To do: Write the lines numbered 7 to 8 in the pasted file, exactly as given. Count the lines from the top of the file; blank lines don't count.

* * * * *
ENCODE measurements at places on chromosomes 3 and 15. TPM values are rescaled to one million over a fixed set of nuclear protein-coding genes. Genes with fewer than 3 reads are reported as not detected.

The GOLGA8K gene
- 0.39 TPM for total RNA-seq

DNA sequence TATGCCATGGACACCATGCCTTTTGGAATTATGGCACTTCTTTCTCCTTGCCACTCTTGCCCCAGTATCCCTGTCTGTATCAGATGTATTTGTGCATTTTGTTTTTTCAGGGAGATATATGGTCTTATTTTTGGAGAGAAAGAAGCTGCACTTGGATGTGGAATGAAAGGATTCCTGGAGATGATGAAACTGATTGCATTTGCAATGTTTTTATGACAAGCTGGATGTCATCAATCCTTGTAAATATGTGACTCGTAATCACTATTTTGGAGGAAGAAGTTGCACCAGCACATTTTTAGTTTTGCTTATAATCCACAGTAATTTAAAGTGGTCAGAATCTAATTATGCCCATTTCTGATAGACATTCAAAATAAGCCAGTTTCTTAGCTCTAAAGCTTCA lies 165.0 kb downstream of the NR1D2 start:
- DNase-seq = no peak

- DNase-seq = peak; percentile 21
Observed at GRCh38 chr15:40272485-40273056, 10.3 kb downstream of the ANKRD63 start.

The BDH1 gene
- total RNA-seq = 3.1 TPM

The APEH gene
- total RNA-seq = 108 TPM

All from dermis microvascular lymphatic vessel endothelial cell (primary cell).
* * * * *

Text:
Observed at GRCh38 chr15:40272485-40273056, 10.3 kb downstream of the ANKRD63 start.

The BDH1 gene